Wall Wins 118th Met Amateur
Jack Wall won the 118th Met Amateur Championship as the No. 15 seed.
FARMINGDALE, N.Y. (August 2, 2020) – Consistency paid off in a big way for Jack Wall of Manasquan River on Sunday in the 36-hole final of the 118th Met Amateur Championship at Bethpage Black, as the 19-year-old used pars in the afternoon to battle back against Luke Sample of Old Oaks and claim victory by a 4-and-2 margin.
Wall faced a two-hole deficit entering the afternoon 18, but won five holes with par while also rolling in a trio of birdies to complete the comeback and hoist the trophy for the MGA’s oldest championship.
In the morning, Wall captured the lead by winning Nos. 1 and 4 with par to set his tone for the day.
“I really liked the way I started, just consistent to start off right out of the gate,” said Wall, two-time winner of the MGA Junior Player of the Year Award and rising sophomore at University of South Carolina. “I just made some solid pars and got my bearings, but then Luke really made a push over the last 13 holes [of the morning].”
Sample, just a couple weeks removed from winning the 103rd Met Junior, carded five birdies over the final 12 holes of the morning to capture a 2-up advantage.
Of Sample’s run, Wall said, “Unfortunately, I just couldn’t keep up with him in the morning and didn’t make many putts. I don’t think I had a birdie in the first 18 so that was a huge factor in the score.”
One key, however, was Wall winning the 18th to make the deficit two instead of three. Wall had a good look at birdie conceded as Sample battled fescue around three different bunkers on the 18th hole.
“Two down is very manageable, three starts to get to a point where we come back out here, he wins a couple of holes and all of a sudden you’re 5-down and it’s hard to come back from that,” said Wall. “But I think getting it back to 2 really gave me some confidence to come back out here and work hard and try and get it back.”
Wall quickly leveled the match in the afternoon behind a par-three on the third and a birdie-four on the fourth, then regained the lead with par on the par-4 sixth. While Sample quickly responded with an eagle on the par-5 seventh to tie the match again, Wall then hit what he calls the turning point in the match.
“Luke had made a fantastic eagle on seven to get it back to tied and then in my mind, it’s tied, basically we’re starting off fresh here and let’s go get a couple,” said Wall. “I hit a really good shot on eight to about 12 feet or so for birdie and made that putt, which was good and then continued rolling on 9 with another birdie, so I think that was a huge point in the match where I got up a little bit and I got comfortable and just kept on pushing to get farther up.”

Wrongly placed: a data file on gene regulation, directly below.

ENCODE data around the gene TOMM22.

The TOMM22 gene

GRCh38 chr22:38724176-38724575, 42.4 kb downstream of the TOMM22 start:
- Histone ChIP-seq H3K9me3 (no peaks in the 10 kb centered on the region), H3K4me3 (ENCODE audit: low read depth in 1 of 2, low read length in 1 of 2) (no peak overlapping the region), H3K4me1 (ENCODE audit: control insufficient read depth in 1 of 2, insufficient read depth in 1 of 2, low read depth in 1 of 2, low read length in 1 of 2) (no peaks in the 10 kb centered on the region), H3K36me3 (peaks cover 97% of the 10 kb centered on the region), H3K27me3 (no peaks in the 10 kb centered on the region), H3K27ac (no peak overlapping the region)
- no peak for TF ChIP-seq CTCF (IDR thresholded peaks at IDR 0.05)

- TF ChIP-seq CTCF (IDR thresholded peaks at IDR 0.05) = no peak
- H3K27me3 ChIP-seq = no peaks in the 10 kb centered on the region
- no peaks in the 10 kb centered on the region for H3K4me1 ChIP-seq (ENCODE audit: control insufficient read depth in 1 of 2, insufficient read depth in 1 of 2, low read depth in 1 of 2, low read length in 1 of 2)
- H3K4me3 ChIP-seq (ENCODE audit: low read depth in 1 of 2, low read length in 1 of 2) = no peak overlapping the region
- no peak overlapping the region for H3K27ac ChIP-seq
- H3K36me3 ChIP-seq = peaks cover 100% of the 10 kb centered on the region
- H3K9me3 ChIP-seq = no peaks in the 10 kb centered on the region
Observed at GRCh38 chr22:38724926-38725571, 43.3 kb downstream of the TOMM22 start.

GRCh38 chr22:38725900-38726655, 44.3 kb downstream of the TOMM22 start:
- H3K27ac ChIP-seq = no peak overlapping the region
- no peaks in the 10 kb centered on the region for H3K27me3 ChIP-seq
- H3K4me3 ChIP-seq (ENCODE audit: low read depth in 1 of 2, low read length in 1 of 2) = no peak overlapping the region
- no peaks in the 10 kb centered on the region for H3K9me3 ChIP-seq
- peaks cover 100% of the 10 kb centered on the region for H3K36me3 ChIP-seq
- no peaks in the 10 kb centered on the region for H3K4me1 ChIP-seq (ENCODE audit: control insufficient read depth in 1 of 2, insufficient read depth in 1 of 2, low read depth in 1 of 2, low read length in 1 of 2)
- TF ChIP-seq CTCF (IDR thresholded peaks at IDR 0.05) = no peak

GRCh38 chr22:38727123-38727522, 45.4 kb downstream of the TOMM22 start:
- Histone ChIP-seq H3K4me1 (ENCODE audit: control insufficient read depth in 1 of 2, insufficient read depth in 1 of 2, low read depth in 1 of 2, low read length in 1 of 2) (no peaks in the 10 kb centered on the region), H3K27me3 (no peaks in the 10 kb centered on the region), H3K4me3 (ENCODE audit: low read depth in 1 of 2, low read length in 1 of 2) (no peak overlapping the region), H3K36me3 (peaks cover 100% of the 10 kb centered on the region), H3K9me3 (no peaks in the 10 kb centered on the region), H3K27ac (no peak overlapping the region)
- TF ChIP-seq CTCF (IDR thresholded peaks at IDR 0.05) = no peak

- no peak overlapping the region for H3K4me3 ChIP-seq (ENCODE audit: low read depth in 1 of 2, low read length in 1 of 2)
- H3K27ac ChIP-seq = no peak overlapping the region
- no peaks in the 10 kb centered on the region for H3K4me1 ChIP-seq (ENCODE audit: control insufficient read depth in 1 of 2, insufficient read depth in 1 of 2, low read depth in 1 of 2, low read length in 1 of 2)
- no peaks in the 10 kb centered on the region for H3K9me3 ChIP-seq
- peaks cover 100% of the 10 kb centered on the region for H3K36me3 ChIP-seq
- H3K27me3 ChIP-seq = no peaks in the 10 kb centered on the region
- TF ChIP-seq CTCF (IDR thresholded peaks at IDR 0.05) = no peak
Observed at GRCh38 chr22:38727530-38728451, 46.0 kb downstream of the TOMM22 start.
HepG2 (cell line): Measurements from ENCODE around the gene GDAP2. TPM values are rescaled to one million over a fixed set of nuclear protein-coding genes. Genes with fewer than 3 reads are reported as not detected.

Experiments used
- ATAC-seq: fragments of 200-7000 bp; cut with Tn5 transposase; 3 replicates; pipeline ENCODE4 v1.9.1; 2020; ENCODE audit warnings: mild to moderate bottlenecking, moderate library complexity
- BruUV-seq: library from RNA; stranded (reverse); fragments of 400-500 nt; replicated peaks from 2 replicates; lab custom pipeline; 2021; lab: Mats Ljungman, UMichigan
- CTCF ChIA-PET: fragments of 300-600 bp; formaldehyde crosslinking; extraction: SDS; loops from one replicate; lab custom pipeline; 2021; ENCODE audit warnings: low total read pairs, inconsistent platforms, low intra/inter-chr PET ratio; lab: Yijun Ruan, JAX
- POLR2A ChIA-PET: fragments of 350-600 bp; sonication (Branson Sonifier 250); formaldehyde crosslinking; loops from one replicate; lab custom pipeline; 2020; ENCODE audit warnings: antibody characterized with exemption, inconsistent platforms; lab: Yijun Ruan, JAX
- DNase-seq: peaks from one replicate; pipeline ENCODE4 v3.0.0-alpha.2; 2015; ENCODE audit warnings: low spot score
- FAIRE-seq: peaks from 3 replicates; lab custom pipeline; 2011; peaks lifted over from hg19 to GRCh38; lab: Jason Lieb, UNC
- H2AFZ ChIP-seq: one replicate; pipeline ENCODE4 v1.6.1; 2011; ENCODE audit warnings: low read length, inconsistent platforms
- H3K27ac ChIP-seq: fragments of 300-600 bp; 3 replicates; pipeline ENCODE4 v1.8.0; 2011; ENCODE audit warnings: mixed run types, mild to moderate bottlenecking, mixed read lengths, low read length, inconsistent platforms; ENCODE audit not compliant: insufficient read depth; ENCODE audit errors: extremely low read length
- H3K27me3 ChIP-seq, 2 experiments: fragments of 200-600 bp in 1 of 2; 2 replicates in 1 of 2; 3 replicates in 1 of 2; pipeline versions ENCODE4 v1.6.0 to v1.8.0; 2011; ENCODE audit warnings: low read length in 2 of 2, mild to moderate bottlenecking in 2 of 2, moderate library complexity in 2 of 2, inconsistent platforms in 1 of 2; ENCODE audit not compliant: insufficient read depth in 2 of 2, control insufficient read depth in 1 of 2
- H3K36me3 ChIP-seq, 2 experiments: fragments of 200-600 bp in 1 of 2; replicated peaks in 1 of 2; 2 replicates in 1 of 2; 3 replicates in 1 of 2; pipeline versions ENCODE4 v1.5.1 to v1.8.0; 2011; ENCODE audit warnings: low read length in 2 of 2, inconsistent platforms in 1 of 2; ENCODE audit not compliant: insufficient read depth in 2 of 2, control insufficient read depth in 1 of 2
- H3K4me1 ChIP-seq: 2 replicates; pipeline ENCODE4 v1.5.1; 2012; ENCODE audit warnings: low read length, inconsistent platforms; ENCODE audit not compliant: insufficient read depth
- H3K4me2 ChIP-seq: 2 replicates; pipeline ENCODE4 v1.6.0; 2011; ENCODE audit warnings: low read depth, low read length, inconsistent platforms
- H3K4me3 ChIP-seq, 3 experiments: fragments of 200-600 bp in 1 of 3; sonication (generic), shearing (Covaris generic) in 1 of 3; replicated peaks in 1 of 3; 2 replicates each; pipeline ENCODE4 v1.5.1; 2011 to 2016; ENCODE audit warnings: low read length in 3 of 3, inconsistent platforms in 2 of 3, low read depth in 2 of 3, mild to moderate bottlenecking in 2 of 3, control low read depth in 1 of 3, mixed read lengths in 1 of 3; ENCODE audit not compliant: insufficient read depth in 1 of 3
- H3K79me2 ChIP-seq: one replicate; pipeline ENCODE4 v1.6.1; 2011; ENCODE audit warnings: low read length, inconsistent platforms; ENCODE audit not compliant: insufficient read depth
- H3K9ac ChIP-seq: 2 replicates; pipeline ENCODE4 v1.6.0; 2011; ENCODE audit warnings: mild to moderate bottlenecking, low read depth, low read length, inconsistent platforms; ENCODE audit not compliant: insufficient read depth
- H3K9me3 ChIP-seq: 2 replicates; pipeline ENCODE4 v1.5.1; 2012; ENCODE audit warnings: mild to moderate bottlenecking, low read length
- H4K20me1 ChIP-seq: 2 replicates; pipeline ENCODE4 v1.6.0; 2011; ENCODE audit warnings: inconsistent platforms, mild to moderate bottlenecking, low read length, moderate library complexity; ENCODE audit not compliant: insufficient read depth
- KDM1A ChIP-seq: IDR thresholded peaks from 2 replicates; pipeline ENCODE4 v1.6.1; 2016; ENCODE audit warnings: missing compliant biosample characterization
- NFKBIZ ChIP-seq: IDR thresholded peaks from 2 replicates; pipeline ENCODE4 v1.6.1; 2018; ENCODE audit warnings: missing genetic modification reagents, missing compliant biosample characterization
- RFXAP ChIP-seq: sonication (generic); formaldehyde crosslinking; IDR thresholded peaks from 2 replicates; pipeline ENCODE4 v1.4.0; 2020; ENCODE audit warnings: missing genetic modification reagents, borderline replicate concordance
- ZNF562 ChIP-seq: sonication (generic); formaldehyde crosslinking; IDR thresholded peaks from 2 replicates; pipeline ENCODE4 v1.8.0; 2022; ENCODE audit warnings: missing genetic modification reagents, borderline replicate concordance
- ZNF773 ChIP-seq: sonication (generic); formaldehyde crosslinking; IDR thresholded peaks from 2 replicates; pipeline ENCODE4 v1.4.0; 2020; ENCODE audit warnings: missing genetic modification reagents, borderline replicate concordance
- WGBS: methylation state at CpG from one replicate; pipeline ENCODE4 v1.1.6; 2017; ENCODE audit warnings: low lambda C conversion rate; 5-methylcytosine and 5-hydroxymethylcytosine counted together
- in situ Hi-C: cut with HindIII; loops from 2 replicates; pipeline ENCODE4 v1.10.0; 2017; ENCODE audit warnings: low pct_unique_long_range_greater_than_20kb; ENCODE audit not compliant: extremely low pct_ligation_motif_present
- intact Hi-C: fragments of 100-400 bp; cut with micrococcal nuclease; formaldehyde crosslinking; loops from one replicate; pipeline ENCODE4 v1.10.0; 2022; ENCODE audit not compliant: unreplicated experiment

Pars tied Nos. 10 and 11, while the pair traded pars for wins on Nos. 12 and 13 as afternoon winds picked up around Bethpage.
Wall kept the pars coming when it mattered most, claiming Nos. 14 and 16 with pars to close out the match by a 4-and-2 margin.
Sample's run to the final was a memorable one, starting with surviving a 9-hole playoff Thursday evening for the final spot. He proceded to defeat top-seeded Sam Bernstein in 19 holes, then tallied an ace on the 14th during Friday's quarterfinal match.
For Wall, the key to the afternoon was his putting performance—a piece of his game that ended his run in last year’s Met Amateur Championship in a 19-hole loss to eventual champion Chris Gotterup of Rumson.
“I thought that even though I didn’t make many 20-footers I was very good at making those four-footers, five-footers for par, especially on that stretch of 11 and 12 getting up and down on 11 from the fescue and making a really clutch putt there just to keep the momentum going.”
Wall, who was the low amateur in the 2018 Met Open Championship, calls this his biggest victory.
“I think this one definitely means the most and is the biggest just because it’s such a great field of great amateurs in our area so I would rank it on the top of the list for sure,” said Wall. “Especially to do it here at Bethpage Black which has so much history and so many great winners like Brooks Koepka and all of them, it’s truly amazing and I’m very blessed to have done it here.” Thursday was the first time that Wall played the course, saying he sometimes plays better going into a course blind because he doesn't think of all the possible trouble. He fired a 1-over 72 on Thursday, taking the No. 15 seed into match play and on to victory.
Bethpage State Park’s famed Black Course was a true test for the players in stroke play and provided plenty of excitement throughout match play. As host this week, Bethpage Black became the first-ever public course to welcome the MGA’s oldest championship. It also became the 18th venue to have hosted the MGA’s trio of majors—the Ike, Met Amateur and Met Open.
As always, the Black Course was in immaculate condition, with the grounds crew working especially hard Friday morning after heavy rains suspended the Round of 16 matches.
The 119th Met Amateur Championship will take place at Plainfield Country Club in Edison, N.J.